Antoinette LaVecchia. Photo by Lanny Negler

Staying in Hartford for a moment, I have to say the three plays I enjoyed most this season were all staged at Hartford TheaterWorks. First, there was the one-woman show, “I Loved, I Lost, I Made Spaghetti,” in which Antoinette LaVecchia played a love-challenged woman who, while detailing the few ups and many downs of her love life makes a three-course dinner from scratch on stage and served it to audience members. You don’t see that every day.

                      Andrea Maulella and Mark Shanahan in Tryst. Photo by Lanny Nagler

Then there was Mark Shanahan and Andrea Maulella reprising their roles as a womanizer and a hat store worker in “Tryst.” Those who saw these two fine actors in the same play at the Westport Country Playhouse several years ago were in for several surprises, for the two actors, under the direction of Rob Ruggiero, re-imagined their characters as well as the staging of several key scenes that made this production not only riveting but shocking (there were screams from the audience the night I was in attendance, and Maulella, in a subsequent interview I had with her, said the screams continued night after night.)

Finally, my favorite, “Venus in Fur” the David Ives exploration of a casting call that goes horribly wrong, or right, depending on your point of view. David Christopher Wells gave a strong, multi-dimensional performance as Thomas, but all the lines are in Vanda’s corner, and Liv Rooth was absolutely amazing as the foul-mouthed actress who transmogrifies into…well, why spoil the play for those who haven’t seen it yet?

                                Juliet Lambert Pratt. Photo by Kerry Long

Ending on a musical note, Goodspeed’s “Carousel” was creative and engaging, and “The Pirates of Penzance,” as produced by the Connecticut Repertory Theatre, was, to say the least, vigorous. Equally engaging was Summer Theatre of New Canaan’s “Joseph and the Amazing Technicolor Dreamcoat” (saw it twice – once as a reviewer and once escorting my daughter). However, for sheer intensity, I’d have to go with Westport’s MTC Mainstage’s production of “Next to Normal!” Given the venue’s intimacy, Juliet Lambert Pratt’s Diana was searing – she was never more than three or four feet away from the audience the entire night, so her every gesture, every facial expression, registered. It was a bravura, visceral performance that left the audience (or at least one member of it) drained.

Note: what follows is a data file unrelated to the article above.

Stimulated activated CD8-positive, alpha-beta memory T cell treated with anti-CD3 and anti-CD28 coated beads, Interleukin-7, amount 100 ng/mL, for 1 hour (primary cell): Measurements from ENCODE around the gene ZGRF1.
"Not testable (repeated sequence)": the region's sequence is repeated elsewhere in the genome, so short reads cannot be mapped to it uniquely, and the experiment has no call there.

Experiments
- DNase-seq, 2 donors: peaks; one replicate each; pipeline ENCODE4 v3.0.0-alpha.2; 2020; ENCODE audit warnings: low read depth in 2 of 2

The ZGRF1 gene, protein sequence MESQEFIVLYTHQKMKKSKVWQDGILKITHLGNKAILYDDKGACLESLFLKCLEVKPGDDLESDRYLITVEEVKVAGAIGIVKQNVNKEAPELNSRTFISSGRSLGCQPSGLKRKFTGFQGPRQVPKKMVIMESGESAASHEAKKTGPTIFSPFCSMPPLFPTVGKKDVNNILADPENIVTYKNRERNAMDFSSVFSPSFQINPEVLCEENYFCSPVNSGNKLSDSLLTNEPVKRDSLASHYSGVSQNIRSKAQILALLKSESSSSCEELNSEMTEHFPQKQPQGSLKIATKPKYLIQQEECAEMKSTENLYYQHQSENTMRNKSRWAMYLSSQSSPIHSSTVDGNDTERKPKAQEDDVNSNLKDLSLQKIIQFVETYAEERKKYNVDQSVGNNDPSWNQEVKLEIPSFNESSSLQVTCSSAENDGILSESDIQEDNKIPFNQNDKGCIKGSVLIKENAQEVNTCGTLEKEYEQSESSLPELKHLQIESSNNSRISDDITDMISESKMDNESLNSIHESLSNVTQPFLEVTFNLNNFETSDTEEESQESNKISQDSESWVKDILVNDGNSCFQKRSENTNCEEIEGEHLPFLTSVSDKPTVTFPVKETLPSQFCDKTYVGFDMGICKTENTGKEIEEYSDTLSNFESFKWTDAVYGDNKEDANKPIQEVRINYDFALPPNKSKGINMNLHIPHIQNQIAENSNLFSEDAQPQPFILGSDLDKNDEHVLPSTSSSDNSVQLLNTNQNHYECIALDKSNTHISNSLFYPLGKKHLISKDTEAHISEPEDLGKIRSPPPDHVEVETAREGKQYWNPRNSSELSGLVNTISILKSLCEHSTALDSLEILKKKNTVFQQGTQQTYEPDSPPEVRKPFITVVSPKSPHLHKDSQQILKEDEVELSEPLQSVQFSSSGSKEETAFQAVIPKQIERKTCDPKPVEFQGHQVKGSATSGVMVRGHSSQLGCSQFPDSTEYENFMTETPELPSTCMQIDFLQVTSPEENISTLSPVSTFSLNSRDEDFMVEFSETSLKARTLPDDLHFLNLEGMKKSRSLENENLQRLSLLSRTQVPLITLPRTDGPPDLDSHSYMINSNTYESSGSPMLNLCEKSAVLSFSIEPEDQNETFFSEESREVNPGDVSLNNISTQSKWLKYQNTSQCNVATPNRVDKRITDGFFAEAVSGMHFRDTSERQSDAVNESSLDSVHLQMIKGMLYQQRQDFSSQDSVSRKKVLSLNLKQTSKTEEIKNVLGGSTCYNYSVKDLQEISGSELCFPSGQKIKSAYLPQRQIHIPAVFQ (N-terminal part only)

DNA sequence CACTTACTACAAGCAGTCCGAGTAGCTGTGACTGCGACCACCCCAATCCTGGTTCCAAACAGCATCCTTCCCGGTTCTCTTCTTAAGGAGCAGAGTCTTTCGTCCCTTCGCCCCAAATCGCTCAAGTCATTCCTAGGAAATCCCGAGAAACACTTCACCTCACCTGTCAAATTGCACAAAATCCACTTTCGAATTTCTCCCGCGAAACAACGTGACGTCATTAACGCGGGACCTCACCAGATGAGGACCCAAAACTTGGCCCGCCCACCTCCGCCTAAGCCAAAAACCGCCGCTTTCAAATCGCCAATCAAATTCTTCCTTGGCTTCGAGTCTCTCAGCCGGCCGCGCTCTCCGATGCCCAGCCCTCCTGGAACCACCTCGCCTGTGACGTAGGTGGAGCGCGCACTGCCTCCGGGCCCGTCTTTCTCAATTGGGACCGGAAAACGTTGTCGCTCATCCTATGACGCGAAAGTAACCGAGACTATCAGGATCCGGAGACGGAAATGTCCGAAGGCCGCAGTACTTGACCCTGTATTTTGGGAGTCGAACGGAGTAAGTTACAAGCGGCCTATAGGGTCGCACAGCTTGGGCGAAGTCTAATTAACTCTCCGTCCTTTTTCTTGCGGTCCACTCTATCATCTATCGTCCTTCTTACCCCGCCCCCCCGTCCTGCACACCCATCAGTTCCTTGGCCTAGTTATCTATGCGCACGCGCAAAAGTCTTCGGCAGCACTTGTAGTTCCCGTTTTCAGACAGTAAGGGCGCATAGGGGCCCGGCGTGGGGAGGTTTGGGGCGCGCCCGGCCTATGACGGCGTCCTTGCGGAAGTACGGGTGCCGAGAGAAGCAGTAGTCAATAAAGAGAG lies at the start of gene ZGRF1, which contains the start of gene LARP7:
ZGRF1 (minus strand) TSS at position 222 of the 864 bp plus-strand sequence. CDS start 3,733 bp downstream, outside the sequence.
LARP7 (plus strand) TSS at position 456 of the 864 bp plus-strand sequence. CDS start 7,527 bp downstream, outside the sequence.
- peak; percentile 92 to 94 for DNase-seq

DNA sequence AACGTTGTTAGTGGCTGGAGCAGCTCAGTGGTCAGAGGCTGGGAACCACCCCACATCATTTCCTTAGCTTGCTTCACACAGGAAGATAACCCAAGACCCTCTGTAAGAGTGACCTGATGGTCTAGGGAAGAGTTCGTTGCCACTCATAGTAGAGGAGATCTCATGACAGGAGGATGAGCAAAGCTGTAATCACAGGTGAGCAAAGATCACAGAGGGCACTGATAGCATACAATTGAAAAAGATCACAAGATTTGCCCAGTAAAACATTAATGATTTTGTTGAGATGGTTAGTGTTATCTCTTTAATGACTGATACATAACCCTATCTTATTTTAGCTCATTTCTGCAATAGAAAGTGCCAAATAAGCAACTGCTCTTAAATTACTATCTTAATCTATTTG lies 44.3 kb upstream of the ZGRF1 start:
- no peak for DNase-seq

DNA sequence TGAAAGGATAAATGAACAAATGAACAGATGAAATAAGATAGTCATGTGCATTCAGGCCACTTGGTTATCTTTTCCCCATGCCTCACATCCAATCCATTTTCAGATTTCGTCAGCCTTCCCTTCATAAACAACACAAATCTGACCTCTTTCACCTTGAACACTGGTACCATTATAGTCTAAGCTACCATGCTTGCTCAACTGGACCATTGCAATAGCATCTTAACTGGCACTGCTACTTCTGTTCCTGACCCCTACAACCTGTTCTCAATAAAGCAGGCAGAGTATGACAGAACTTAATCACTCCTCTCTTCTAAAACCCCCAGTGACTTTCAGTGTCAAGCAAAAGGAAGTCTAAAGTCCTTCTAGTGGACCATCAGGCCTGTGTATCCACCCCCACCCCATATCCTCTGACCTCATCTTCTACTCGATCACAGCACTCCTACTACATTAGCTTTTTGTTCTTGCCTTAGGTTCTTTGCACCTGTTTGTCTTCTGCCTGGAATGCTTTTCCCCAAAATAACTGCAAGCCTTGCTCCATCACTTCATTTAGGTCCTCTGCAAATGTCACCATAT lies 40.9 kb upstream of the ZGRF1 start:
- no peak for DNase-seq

And so it goes. Long Wharf gave us an intimate look at the iconic Louis “Satchmo” Armstrong in “Satchmo at the Waldorf,” then followed up with “The Killing of Sister George,” with Kathleen Turner directing and starring. A study in contrasts, the good versus the bad and the ugly, but that’s what theater is all about, taking chances, interpreting, attempting to find the soul of characters, using sound and motion, sets and lighting, and sheer human presence to create a moment that will, hopefully, speak to both body and soul. Sometimes it works, sometimes it doesn’t, but I wouldn’t have it any other way, because theater is a human endeavor, and we humans fail as often as we succeed, nowhere more than up there on the stage.